Around Kliuchevskoi Volcano



The upside-down version of the volcano on the surface of a small temporary lake. The water will soon be frozen and nobody knows if the moving glacier modifies the landscape at this place until next summer.


The Kliuchevskoi is about 4,750 m high and thus the highest volcano of East Asia. The clouds directly above the summit result from fumarolic activity.
Kliuchevskoi, lake Kliuchevskoi, summit


The picture was taken from some distance and the foreground shows the Erman glacier, the biggest glacier in this area. Fumarolic activity proofs Ushkovsky to be an active volcano, although it has been quiet in historical time with the exception of a small and yet doubtfully confirmed eruption in 1890.

Ushkovsky from above

The flat shape makes this mountain look not very high. In fact the plateau Plosky on the left reaches 3,943 m and the cone with the name Krestovsky on the right side goes up to 4,108 m. A glacier fills a large summit caldera.
Ushkovsky Ushkovsky from above


Kamen means "Rock" or "Stone" and is located in direct neighborhood of Kliuchevskoi. It is much older and extinct, as can easily be seen by looking at the eroded summit. The mountain is 4,575 m high.

To the pass

The glacier leads directly up to the pass between Kliuchevskoi and Kamen. The cloud above Kamen's summit fakes an eruption. Clouds have often been the cause of false eruption reports.
Kamen Kamen with pass


The water particles in the fog are way too small to create a typical rainbow. The sky above the pass is still of a dark blue, but shortly after we had begun our descent down into the fog it started to rain. The weather changes rapidly in this area.

Bezymianny and Zimina

Bezymianny (2,900 m) is one of the most active volcanoes in Kamchatka. The first eruption in historical time culminated in a catastrophic explosion on 30 March 1956, much of the same style as that of Mt St Helens in 1980. Since then the volcano is restless. The summit dome is still smoking after a short-lived eruption just a few days ago (2001). In the background down on the left side another old and extinct volcano, the Zimina (3,081 m), is visible.
From pass to the east Bezymianny and Zimina


Melting ice and snow dig deep canons into the thick volcanic deposites. During summer the water tends to disappear in the ash and leaves a dry river bed.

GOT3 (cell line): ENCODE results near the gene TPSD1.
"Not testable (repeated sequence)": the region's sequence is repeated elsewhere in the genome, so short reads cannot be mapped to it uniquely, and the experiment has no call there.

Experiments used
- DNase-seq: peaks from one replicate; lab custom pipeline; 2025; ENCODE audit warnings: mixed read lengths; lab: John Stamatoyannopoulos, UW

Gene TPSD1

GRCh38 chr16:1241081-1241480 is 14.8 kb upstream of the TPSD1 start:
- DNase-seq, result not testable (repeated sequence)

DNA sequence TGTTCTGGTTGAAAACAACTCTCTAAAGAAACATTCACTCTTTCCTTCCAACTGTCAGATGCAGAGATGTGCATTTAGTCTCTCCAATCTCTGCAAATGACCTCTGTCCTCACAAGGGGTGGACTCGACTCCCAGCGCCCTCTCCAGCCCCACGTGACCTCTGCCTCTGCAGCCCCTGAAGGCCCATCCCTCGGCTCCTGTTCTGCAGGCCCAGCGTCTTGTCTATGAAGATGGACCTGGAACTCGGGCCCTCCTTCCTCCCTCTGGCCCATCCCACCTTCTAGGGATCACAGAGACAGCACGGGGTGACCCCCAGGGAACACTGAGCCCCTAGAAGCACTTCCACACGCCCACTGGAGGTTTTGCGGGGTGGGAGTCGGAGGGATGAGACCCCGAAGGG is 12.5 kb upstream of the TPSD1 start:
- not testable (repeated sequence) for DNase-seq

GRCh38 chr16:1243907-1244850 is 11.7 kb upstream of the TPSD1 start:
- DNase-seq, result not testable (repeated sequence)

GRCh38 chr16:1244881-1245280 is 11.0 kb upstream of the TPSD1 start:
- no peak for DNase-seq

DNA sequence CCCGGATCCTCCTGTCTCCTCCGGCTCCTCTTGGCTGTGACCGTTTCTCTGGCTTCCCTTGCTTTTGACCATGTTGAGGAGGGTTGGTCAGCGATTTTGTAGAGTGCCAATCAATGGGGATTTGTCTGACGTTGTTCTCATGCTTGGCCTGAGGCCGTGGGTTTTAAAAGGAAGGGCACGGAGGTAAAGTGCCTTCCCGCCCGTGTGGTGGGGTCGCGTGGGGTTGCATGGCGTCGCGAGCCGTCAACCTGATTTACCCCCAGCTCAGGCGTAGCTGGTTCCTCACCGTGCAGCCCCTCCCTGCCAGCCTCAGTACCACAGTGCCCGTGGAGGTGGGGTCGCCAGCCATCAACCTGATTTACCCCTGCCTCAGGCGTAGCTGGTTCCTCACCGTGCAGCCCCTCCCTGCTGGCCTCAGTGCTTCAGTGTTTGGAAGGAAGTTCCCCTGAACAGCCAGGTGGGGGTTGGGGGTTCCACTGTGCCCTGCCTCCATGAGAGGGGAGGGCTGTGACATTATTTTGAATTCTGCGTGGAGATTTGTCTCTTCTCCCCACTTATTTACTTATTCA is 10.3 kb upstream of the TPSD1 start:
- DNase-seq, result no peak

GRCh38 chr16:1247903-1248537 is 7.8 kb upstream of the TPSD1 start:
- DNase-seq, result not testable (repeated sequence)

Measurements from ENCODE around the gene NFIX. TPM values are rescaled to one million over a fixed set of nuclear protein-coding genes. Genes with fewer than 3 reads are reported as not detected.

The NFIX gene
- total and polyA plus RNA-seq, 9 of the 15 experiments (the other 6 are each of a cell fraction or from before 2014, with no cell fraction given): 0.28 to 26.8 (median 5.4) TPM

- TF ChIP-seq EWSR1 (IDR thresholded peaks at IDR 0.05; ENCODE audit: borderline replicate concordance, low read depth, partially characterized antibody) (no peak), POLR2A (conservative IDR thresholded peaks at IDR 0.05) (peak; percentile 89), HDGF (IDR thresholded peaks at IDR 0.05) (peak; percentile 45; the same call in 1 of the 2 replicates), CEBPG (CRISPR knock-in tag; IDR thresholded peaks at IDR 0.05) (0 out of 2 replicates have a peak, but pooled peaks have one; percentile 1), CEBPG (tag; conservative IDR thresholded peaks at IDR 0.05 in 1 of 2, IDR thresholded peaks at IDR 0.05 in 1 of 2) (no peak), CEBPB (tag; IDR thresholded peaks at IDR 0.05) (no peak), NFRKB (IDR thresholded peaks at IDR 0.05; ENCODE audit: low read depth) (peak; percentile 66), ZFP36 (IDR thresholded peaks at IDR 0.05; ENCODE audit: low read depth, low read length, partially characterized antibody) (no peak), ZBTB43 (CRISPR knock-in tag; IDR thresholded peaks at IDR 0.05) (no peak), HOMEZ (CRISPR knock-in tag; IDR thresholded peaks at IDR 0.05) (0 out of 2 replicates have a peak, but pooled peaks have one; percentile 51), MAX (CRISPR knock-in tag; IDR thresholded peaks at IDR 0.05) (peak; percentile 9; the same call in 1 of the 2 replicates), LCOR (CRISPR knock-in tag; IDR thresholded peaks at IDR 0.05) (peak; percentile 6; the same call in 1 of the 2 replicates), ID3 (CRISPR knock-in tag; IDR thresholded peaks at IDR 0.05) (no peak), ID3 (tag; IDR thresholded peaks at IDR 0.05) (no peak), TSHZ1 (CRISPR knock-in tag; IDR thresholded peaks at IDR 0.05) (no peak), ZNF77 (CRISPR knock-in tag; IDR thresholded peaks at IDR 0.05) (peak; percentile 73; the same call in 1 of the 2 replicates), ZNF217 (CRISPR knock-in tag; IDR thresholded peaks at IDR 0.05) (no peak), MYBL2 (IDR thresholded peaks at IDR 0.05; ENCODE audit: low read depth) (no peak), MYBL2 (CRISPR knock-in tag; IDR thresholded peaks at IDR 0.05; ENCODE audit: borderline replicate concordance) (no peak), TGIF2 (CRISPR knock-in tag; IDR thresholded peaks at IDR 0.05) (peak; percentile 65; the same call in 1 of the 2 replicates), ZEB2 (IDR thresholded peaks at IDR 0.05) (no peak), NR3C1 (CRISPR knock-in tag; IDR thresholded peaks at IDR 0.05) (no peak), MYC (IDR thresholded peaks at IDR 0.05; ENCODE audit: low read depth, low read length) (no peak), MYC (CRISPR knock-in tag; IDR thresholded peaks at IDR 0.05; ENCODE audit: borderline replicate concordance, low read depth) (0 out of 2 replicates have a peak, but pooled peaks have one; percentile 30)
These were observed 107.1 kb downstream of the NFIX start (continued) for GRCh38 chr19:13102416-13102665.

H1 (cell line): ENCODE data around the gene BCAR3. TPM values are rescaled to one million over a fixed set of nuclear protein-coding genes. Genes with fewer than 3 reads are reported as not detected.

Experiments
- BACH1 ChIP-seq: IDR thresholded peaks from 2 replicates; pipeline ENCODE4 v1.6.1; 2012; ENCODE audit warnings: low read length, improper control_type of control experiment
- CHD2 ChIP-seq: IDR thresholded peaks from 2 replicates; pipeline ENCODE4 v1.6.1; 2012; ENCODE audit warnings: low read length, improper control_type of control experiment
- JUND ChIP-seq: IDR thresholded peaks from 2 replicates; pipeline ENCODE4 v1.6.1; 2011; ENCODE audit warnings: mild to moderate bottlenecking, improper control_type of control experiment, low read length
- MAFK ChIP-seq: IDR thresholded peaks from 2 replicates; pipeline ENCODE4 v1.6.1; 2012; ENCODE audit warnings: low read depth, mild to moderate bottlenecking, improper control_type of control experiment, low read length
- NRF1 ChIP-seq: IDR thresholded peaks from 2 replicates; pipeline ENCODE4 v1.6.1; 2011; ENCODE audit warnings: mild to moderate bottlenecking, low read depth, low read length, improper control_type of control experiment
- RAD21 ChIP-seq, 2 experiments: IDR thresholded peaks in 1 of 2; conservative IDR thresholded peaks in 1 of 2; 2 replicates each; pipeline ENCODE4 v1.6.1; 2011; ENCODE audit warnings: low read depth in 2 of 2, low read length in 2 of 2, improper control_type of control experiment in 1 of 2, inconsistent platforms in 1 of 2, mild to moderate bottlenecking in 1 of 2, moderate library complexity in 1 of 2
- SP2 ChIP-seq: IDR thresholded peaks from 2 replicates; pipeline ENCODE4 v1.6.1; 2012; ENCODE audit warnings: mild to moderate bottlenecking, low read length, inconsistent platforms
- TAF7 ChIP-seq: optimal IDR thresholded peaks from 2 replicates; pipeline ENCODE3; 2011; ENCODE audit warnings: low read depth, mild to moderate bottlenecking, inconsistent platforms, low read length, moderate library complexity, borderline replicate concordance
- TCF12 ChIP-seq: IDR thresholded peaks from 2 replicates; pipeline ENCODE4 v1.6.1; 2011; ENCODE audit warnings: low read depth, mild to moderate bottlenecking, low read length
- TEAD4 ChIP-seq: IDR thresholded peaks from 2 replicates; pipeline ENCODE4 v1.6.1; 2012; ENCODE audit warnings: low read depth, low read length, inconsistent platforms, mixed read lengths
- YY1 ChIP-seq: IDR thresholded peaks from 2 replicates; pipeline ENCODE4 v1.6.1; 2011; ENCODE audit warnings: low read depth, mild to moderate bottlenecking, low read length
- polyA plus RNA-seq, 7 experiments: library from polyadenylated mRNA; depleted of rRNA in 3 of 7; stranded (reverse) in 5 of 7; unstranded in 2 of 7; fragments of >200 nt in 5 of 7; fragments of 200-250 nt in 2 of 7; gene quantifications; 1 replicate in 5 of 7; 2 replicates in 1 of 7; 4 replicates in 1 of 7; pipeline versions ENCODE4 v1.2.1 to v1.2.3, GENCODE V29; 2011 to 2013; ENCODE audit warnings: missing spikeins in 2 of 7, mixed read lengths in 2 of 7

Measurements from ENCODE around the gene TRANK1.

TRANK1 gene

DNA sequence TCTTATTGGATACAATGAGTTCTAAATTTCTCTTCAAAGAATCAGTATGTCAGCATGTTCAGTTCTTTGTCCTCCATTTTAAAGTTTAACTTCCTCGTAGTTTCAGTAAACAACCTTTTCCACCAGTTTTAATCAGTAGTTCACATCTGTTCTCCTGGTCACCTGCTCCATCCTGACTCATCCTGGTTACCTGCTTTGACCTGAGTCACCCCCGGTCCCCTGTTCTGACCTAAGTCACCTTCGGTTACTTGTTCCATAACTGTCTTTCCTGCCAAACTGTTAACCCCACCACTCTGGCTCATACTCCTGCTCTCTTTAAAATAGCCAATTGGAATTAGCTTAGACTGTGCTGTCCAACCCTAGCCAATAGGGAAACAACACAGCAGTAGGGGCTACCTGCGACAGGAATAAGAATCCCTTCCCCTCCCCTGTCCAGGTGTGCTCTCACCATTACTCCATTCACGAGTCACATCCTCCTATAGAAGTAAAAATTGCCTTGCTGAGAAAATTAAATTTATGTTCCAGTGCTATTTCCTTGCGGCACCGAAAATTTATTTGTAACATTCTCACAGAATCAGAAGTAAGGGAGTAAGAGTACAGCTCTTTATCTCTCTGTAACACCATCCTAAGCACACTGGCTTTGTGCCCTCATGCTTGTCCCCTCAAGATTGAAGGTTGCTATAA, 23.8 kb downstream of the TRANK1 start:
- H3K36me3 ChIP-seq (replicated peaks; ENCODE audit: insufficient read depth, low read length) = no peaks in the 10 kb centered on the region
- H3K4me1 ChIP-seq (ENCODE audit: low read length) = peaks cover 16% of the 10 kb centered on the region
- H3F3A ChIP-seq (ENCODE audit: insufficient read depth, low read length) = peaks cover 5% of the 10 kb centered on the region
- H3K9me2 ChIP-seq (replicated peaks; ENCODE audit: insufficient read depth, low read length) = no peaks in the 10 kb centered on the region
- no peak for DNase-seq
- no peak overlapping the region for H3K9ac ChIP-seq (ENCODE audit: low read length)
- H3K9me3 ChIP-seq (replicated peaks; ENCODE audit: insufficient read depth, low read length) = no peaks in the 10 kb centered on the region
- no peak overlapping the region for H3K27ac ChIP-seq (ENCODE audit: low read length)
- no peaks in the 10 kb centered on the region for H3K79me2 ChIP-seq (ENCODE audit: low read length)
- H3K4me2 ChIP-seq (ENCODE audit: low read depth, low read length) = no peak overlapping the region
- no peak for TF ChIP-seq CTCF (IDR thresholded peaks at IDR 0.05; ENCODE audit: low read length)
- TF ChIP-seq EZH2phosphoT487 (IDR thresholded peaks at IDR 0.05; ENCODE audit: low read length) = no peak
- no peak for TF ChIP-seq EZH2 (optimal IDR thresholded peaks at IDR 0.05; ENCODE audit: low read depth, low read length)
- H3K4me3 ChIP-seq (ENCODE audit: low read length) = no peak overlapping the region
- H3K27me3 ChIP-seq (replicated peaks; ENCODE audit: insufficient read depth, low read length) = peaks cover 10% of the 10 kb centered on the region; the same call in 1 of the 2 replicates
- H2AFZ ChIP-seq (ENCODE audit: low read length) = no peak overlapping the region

The ash layer is very prone to erosion due to its soft structure.


A typical river

Most of the rivers around these volcanoes are contaminated with ash and of a brownish color. Bad weather along with rain and strong wind still increase the ash content.

"Saint water"

No way out: the river is the only water source around here. After some minutes most of the bigger ash particles have gone to the bottom, leaving the rest suitable for cooking.
Our water supply Saint spring water


A thick ice layer covers the northern slopes of Kamen and makes it more difficult to climb the summit. In comparison to Kliuchevskoi, where mountain sickness, falling rocks and mainly bad weather cause the biggest problems during an ascent, Kamen still adds some technical issues.


A lava flow may reach a thickness of 30 and more meters. Crossing a lava field is not an easy walk, since the edges are as sharp as a razor. Gloves are highly recommended.
Slopes of Kamen Lava flow

Kliuchevskoi in the evening

The smoking summit crater is a clear sign of high activity. In the past century the mountain entertained vulcanologists with many flank eruptions on its slopes and some of the remaining cinder cones are visible in the foreground.


Located in the southwestern part of this huge volcanic group, Tolbachik is divided into two parts, a flat one fitted with a summit caldera (3,085 m) and a steep cone (3,682 m), that is peeking through the clouds. A large fissure eruption took place on the southern slopes in 1975-76.
Kliuchevskoi at eve Tolbachik


Lava layers are much harder than the soft ash deposites and often create waterfalls around volcanoes. The photographs show two of them formed by the Studyonnaya river.

First waterfall Second waterfall